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Olinick, S.L. (1989). The Family Romance of the Impostor-Poet. Thomas Chatterton: By Louise J. Kaplan, Ph.D. New York: Atheneum, 1988. 301 pp.. Psychoanal Q., 58:672-676.
(1989). Psychoanalytic Quarterly, 58:672-676
The Family Romance of the Impostor-Poet. Thomas Chatterton: By Louise J. Kaplan, Ph.D. New York: Atheneum, 1988. 301 pp.
Review by: Stanley L. Olinick
Thomas Chatterton (1752-1770) was a precociously talented, brilliantly creative English literary impostor, who fabricated medieval parchments and manuscripts of poetry, prose, and architectural sketches. These he successfully passed off for a time as authentic. When the forgeries or impostures were exposed, he fled his native Bristol for London, where he wrote political, satirical poetry and prose, imitating the works of more successful radical pamphleteers. These ventures also failing, he is presumed to have taken arsenic, a lonely, impoverished suicide. Less romantic versions of his death are that he ate contaminated oysters or that he overdosed himself with medications administered by his apothecary for syphilis. All is enwrapped in ambiguity, rumor, and conjecture, which pursued him beyond his death at the age of seventeen. Controversy swirled around him during his life and after his death, disputing the factual evidence of his impostures and the manner of his death and place of burial, and accepting at face value the tendentiously favorable reports of the youth given by his adoring sister. Several biographies have been written. Hardly a literary personage of the late eighteenth or early nineteenth centuries failed to write or pontificate aloud about him. He became the resurrected darling of the later Romantic movement in literature, eulogized by Wordsworth, Coleridge, Keats, Browning, and others.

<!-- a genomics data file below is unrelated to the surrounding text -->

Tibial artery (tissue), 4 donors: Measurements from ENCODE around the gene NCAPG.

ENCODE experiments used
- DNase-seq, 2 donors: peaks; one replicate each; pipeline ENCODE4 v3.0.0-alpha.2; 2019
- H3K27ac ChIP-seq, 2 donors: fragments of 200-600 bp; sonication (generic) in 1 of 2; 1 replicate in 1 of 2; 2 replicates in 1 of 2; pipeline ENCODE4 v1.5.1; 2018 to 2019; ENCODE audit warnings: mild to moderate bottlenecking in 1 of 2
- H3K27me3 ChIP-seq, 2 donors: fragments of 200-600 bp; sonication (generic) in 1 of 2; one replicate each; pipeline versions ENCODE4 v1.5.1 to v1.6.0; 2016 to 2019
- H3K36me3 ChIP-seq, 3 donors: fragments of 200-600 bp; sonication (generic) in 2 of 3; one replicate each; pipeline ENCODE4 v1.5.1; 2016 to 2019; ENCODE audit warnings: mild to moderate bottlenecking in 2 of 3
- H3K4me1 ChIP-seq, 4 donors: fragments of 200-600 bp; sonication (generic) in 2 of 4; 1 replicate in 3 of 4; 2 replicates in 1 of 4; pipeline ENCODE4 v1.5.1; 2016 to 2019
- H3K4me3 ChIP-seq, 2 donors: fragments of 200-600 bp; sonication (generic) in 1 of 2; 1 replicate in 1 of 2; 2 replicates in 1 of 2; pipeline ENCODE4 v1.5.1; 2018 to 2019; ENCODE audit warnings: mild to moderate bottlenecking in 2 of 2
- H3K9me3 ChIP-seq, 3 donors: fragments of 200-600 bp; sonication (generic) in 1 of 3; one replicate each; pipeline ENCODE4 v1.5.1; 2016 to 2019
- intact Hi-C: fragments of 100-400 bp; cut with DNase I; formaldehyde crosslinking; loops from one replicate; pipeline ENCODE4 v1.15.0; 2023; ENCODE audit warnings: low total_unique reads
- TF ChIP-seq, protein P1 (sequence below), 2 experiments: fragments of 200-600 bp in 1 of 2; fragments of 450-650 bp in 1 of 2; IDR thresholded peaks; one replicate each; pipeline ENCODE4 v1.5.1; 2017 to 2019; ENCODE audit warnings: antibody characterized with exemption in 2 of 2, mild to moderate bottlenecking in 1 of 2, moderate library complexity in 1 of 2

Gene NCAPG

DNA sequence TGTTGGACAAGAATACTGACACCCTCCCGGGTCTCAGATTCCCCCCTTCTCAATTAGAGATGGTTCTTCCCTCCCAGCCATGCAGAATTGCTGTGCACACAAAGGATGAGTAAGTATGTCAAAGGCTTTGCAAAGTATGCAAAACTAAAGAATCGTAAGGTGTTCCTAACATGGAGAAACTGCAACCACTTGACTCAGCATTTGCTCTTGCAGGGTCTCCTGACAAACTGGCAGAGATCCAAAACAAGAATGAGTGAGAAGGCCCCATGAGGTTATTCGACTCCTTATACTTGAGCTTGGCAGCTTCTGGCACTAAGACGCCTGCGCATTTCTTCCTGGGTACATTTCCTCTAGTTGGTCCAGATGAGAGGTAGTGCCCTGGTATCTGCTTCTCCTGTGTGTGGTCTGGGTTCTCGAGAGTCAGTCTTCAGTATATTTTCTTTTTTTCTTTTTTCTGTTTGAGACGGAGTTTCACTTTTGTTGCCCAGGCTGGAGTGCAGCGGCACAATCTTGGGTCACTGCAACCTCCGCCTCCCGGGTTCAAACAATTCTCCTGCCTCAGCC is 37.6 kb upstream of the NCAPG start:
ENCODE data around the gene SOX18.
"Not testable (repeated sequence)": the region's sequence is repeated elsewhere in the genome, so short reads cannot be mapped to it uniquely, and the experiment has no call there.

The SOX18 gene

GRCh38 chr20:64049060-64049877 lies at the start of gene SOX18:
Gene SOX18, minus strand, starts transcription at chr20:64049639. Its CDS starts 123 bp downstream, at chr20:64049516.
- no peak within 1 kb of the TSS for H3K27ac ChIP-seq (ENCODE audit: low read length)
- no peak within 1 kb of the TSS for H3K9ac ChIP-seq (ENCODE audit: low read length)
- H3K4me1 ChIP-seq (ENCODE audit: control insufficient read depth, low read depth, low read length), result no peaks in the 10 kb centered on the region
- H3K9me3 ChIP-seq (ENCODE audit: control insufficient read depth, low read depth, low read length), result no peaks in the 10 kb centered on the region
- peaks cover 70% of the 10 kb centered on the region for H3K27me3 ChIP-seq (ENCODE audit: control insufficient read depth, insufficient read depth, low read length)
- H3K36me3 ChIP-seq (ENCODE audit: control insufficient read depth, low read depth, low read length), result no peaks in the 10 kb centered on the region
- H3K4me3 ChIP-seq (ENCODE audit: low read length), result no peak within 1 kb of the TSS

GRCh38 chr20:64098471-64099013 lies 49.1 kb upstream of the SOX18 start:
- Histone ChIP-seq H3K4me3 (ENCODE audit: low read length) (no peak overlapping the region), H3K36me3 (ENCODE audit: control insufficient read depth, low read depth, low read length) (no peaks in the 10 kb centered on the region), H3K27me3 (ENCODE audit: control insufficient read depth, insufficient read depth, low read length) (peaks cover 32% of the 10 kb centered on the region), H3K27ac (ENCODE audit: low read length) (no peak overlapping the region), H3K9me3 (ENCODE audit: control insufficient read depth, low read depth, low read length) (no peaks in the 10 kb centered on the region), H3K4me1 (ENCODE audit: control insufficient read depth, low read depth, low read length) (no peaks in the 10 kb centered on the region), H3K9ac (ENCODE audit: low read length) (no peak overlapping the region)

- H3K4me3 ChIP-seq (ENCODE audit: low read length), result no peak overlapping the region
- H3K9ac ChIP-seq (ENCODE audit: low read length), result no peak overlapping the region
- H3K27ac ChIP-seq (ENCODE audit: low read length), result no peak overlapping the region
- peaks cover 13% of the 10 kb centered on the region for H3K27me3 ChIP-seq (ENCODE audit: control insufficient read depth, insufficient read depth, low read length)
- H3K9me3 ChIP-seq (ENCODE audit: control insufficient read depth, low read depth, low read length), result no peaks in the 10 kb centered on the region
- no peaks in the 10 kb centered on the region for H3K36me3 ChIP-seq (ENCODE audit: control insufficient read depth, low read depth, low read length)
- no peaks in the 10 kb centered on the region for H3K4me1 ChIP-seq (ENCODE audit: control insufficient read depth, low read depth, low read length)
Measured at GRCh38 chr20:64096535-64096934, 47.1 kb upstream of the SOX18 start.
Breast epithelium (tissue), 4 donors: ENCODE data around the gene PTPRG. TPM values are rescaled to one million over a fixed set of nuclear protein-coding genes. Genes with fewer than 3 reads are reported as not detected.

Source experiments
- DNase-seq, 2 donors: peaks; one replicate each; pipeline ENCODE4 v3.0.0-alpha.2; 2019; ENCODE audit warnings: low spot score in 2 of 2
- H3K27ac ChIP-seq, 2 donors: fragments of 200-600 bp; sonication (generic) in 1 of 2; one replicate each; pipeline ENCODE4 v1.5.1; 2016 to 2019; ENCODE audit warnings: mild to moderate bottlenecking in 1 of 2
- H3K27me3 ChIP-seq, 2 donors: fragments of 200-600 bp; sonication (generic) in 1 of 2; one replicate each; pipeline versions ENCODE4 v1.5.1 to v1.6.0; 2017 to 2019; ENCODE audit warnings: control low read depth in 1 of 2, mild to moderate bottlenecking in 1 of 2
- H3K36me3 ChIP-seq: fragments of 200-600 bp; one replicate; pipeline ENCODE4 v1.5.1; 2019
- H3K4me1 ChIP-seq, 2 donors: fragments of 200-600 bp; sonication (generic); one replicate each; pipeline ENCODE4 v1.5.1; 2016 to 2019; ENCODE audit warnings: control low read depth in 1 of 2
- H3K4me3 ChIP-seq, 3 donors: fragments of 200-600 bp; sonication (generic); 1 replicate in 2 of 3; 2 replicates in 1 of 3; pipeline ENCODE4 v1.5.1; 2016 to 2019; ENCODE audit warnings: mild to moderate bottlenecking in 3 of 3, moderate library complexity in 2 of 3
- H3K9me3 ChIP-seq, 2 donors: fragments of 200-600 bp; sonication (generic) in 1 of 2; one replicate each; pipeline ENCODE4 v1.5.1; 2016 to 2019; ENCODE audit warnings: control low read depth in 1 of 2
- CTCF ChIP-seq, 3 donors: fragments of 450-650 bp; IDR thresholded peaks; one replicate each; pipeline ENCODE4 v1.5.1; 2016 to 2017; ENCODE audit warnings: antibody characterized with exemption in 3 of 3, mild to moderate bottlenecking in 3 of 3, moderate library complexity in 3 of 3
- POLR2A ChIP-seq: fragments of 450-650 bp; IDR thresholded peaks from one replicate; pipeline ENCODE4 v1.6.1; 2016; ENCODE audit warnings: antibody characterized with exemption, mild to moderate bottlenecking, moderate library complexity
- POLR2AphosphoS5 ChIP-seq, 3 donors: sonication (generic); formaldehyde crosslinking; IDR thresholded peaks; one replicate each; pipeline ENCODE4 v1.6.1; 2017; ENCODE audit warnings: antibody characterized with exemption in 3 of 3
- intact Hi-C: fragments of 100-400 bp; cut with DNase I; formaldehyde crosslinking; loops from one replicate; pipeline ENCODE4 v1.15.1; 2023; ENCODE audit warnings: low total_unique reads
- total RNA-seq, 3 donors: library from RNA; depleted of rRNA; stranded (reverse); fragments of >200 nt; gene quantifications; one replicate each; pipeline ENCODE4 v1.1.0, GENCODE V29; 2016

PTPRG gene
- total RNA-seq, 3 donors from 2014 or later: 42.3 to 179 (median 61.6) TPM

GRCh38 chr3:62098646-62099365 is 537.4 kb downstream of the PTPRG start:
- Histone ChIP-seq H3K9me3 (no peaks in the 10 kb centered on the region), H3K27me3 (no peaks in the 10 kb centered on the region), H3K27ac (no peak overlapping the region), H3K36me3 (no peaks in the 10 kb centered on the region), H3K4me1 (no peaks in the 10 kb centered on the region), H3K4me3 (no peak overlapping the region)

Kaplan's monograph presents documented facts about this brief, tragically wasted life, and offers an explanation of his motivation toward literary imposture—strictly, forgeries, since the young poet did not pretend to be other than who he was, except through his writings; that is, in inventing his writings, he was essaying the inventing of himself and his family.
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